Can I Put My Home Up for Short Sale if I Am Not Behind On My Payments?

1232 Rollie Micheal - Fort Worth

At the beginning of the real estate crisis that swept across the United States at the start of 2007, homeowners across the country could do nothing as they watched the value of their homes plummet and mortgage payments, for those with mortgages with an adjustable rate, went up. Vast and widespread unemployment, decreased level of average income, and an increase in expenses put many homeowners in a desperate situation. Thousands of people lost the only way of life they knew and many families came to the brink of ruin. A huge number of people, looking for an escape, turned to drugs or alcohol in search of a solution, but this only made matters worse and put a strain on the health services as people looked for an affordable way out of their dependencies. Under the financial strain, many looked to foreclosures and short sales as a way to get back on their feet, however, many lenders would only consider agreeing terms for a short sale if the homeowner was behind on their payments. Today the situation has changed and the criteria for short sale approval are more favorable for those who have hit hard times but have kept up their repayments.

The Hardship Package

To qualify for a short sale, a so called ‘hardship package’ has to be submitted directly to your lender. The package consists of a letter which details why you have to sell your home for considerably less than the amount of the mortgage. The reasons could include:

  • A change in household income
  • A change in circumstances which is likely to affect income
  • An employment transfer
  • A change in profession
  • Struggles related to the depressed market

You should highlight that while struggling to make mortgage repayments at this difficult time you are doing so out of an ethical sense of responsibility and obligation to honor your finances. This might well present the lender with something of a contradiction, as you are also going to naturally prove that you are able to keep up your mortgage repayments, it shows that you have a good attitude towards your debt and understand money obligations which might well be enough to open the door for discussion with the lender. Before writing and submitting the letter, you should consult your real estate agent and/or and attorney to tighten it up and make it more professional and convincing. They will also be able to advise you to add or admit any necessary or unnecessary details.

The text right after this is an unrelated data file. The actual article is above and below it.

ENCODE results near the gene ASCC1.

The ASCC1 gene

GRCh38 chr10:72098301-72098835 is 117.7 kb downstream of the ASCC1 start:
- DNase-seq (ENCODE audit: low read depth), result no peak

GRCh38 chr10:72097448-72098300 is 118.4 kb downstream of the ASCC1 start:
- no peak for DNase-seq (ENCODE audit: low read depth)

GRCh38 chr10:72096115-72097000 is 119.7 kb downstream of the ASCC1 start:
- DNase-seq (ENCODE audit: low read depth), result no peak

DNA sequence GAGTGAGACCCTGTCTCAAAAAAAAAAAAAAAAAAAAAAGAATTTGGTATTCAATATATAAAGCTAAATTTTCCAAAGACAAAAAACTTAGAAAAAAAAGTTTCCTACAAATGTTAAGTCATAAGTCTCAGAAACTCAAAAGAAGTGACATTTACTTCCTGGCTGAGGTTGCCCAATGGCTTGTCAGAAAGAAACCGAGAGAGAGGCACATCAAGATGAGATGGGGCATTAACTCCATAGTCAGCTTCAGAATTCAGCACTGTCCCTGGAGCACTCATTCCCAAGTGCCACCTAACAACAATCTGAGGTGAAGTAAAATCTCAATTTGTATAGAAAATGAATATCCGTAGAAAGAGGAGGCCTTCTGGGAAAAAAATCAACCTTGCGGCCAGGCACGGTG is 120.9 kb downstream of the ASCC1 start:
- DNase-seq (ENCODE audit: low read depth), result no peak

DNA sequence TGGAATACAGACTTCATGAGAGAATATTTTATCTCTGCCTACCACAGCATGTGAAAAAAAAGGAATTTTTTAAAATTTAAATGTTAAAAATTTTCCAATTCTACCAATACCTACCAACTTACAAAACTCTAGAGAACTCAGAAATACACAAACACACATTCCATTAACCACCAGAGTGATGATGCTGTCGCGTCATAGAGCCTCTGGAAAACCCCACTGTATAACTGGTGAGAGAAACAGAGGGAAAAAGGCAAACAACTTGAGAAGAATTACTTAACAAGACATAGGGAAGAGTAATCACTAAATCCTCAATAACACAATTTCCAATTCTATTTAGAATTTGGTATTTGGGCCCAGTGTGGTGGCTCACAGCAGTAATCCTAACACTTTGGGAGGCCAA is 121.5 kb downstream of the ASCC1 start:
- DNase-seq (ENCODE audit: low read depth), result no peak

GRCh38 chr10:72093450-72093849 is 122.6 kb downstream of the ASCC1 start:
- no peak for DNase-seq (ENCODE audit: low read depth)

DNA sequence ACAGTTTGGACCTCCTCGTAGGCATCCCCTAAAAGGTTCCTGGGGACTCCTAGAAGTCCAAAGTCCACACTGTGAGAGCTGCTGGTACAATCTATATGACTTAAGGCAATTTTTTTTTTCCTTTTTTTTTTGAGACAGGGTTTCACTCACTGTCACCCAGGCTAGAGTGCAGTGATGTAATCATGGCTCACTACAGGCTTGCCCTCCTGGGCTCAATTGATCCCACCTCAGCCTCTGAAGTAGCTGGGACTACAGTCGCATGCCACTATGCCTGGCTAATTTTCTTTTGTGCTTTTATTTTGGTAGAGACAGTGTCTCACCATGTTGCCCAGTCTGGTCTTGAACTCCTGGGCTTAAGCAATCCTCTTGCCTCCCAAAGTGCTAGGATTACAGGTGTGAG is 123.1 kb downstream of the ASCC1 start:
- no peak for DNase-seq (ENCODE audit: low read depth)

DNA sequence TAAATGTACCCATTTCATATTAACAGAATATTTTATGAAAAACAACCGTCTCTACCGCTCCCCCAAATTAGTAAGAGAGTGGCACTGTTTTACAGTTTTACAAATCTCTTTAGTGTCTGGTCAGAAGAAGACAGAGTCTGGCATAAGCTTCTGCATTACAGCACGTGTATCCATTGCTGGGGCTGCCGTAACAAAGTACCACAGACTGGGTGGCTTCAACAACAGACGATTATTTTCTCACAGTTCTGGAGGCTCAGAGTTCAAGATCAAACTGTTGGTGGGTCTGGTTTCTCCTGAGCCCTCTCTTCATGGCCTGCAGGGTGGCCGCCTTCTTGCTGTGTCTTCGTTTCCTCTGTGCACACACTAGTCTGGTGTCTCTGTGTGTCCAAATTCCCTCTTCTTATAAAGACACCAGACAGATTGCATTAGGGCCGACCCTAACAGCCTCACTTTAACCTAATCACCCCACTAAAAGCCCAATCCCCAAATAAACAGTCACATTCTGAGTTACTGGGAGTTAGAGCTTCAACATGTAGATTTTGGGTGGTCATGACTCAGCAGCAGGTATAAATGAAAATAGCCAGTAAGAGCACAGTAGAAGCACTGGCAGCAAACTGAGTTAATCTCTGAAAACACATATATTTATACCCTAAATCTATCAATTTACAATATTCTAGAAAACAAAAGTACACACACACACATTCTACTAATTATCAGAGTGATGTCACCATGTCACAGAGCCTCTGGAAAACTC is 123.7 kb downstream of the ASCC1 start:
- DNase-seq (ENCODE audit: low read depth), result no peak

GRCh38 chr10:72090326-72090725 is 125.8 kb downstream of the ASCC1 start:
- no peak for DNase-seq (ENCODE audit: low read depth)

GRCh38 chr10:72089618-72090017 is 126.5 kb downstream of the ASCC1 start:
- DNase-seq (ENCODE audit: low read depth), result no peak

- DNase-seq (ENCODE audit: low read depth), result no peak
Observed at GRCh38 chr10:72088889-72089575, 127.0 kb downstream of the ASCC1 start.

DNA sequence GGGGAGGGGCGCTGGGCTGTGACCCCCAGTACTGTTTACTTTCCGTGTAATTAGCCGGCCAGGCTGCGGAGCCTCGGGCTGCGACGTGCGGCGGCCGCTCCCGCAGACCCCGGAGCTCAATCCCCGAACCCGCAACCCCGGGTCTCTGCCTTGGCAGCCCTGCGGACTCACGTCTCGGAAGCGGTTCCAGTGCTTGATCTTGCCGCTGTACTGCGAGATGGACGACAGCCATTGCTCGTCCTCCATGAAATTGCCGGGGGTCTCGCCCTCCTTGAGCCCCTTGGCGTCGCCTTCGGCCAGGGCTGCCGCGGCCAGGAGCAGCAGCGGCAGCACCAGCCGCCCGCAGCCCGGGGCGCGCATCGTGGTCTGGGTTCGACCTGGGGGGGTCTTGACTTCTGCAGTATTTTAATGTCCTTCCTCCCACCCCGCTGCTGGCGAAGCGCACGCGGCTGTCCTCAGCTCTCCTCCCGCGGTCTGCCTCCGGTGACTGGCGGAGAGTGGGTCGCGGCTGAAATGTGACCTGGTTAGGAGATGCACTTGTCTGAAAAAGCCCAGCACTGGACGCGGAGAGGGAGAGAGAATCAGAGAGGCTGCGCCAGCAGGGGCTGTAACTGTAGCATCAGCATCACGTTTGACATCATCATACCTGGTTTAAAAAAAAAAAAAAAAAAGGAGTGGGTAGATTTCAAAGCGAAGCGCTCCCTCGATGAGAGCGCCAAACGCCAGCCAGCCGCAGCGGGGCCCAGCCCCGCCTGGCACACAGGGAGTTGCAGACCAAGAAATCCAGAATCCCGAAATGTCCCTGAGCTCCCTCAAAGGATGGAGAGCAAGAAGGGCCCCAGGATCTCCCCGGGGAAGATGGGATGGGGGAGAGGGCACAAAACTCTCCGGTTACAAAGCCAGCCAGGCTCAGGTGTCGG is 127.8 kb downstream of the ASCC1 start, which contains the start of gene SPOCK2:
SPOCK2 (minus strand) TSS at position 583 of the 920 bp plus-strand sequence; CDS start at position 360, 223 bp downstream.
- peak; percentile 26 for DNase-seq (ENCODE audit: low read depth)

Credit score

Your credit score will unavoidably be affected by a short sale, but this may only be for a short time and for a low amount. Missed mortgage payments, on the other hand, are very bad for your credit score and should be avoided where possible. Creditors are much less likely to want your business if you have missed a mortgage payment than if your property has been through a short sale. Your possibility of negotiating a mortgage in the future will also be damaged. Paying your mortgage puts you in a strong position to get a government backed mortgage and this will usually be immediately available after the short sale has concluded.

Avoiding the dreaded foreclosure

If you miss mortgage payments, your lender will issue a letter of notice to you informing you that legal action will inevitably take place. In cases like this, the house is often put up for a short sale but is foreclosed upon before the short sale has reached a conclusion. Ensuring you make your mortgage payments prevents any legal action leading to foreclosure.

The Home Affordable Refinance Program

If your home is worth less than the amount you have left to pay on your mortgage, but in spite of this you continue to make your repayments, you may well qualify to have your mortgage reconsidered and your payments reduced. The original loan must be a Fannie May or Freddie Mac and the loan to value ration has to be over 80%. Before approval, however, your repayments will come under close scrutiny. If you have kept up payments you should be OK as the program was set up with the intention of showing good faith to those who have managed to deal with their financial obligations.

Note: This post is contributed by Em Noe

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